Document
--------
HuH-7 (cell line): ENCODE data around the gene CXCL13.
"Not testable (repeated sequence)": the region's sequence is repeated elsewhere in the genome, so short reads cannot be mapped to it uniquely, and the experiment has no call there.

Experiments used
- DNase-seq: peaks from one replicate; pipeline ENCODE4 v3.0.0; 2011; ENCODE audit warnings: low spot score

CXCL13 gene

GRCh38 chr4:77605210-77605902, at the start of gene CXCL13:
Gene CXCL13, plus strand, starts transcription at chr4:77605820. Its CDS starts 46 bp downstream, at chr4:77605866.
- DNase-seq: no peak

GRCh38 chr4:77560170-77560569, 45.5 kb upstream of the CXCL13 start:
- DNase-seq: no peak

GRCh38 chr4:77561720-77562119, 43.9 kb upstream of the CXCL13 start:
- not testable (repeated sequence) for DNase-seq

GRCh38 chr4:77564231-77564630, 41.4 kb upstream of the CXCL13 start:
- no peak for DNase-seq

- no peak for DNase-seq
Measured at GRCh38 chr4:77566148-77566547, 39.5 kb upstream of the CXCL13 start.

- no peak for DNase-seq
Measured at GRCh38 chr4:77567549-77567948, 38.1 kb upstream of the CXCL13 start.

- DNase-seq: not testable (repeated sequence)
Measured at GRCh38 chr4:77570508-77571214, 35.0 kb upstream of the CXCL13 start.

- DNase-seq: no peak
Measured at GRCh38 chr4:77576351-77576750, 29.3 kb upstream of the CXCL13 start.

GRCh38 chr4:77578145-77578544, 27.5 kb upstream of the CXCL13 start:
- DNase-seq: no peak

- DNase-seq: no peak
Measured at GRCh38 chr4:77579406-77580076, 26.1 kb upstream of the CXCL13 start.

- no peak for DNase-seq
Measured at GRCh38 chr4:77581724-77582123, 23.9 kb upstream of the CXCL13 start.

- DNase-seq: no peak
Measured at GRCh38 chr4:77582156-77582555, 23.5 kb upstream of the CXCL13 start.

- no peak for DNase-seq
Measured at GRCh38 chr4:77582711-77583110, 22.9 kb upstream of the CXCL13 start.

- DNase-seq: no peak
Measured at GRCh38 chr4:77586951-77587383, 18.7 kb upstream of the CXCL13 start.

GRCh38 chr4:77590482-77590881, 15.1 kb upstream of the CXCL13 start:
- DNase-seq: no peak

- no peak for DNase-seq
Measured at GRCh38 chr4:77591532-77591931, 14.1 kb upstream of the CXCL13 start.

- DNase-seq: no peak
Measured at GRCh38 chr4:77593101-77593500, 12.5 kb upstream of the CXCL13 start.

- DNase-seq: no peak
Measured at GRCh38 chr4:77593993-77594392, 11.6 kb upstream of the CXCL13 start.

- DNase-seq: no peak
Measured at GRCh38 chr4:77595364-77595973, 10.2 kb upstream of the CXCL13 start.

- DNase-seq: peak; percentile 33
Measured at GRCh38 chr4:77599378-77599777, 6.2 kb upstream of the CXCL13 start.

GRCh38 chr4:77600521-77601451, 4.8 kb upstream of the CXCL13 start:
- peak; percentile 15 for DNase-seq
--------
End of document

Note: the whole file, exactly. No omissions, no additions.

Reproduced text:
HuH-7 (cell line): ENCODE data around the gene CXCL13.
"Not testable (repeated sequence)": the region's sequence is repeated elsewhere in the genome, so short reads cannot be mapped to it uniquely, and the experiment has no call there.

Experiments used
- DNase-seq: peaks from one replicate; pipeline ENCODE4 v3.0.0; 2011; ENCODE audit warnings: low spot score

CXCL13 gene

GRCh38 chr4:77605210-77605902, at the start of gene CXCL13:
Gene CXCL13, plus strand, starts transcription at chr4:77605820. Its CDS starts 46 bp downstream, at chr4:77605866.
- DNase-seq: no peak

GRCh38 chr4:77560170-77560569, 45.5 kb upstream of the CXCL13 start:
- DNase-seq: no peak

GRCh38 chr4:77561720-77562119, 43.9 kb upstream of the CXCL13 start:
- not testable (repeated sequence) for DNase-seq

GRCh38 chr4:77564231-77564630, 41.4 kb upstream of the CXCL13 start:
- no peak for DNase-seq

- no peak for DNase-seq
Measured at GRCh38 chr4:77566148-77566547, 39.5 kb upstream of the CXCL13 start.

- no peak for DNase-seq
Measured at GRCh38 chr4:77567549-77567948, 38.1 kb upstream of the CXCL13 start.

- DNase-seq: not testable (repeated sequence)
Measured at GRCh38 chr4:77570508-77571214, 35.0 kb upstream of the CXCL13 start.

- DNase-seq: no peak
Measured at GRCh38 chr4:77576351-77576750, 29.3 kb upstream of the CXCL13 start.

GRCh38 chr4:77578145-77578544, 27.5 kb upstream of the CXCL13 start:
- DNase-seq: no peak

- DNase-seq: no peak
Measured at GRCh38 chr4:77579406-77580076, 26.1 kb upstream of the CXCL13 start.

- no peak for DNase-seq
Measured at GRCh38 chr4:77581724-77582123, 23.9 kb upstream of the CXCL13 start.

- DNase-seq: no peak
Measured at GRCh38 chr4:77582156-77582555, 23.5 kb upstream of the CXCL13 start.

- no peak for DNase-seq
Measured at GRCh38 chr4:77582711-77583110, 22.9 kb upstream of the CXCL13 start.

- DNase-seq: no peak
Measured at GRCh38 chr4:77586951-77587383, 18.7 kb upstream of the CXCL13 start.

GRCh38 chr4:77590482-77590881, 15.1 kb upstream of the CXCL13 start:
- DNase-seq: no peak

- no peak for DNase-seq
Measured at GRCh38 chr4:77591532-77591931, 14.1 kb upstream of the CXCL13 start.

- DNase-seq: no peak
Measured at GRCh38 chr4:77593101-77593500, 12.5 kb upstream of the CXCL13 start.

- DNase-seq: no peak
Measured at GRCh38 chr4:77593993-77594392, 11.6 kb upstream of the CXCL13 start.

- DNase-seq: no peak
Measured at GRCh38 chr4:77595364-77595973, 10.2 kb upstream of the CXCL13 start.

- DNase-seq: peak; percentile 33
Measured at GRCh38 chr4:77599378-77599777, 6.2 kb upstream of the CXCL13 start.

GRCh38 chr4:77600521-77601451, 4.8 kb upstream of the CXCL13 start:
- peak; percentile 15 for DNase-seq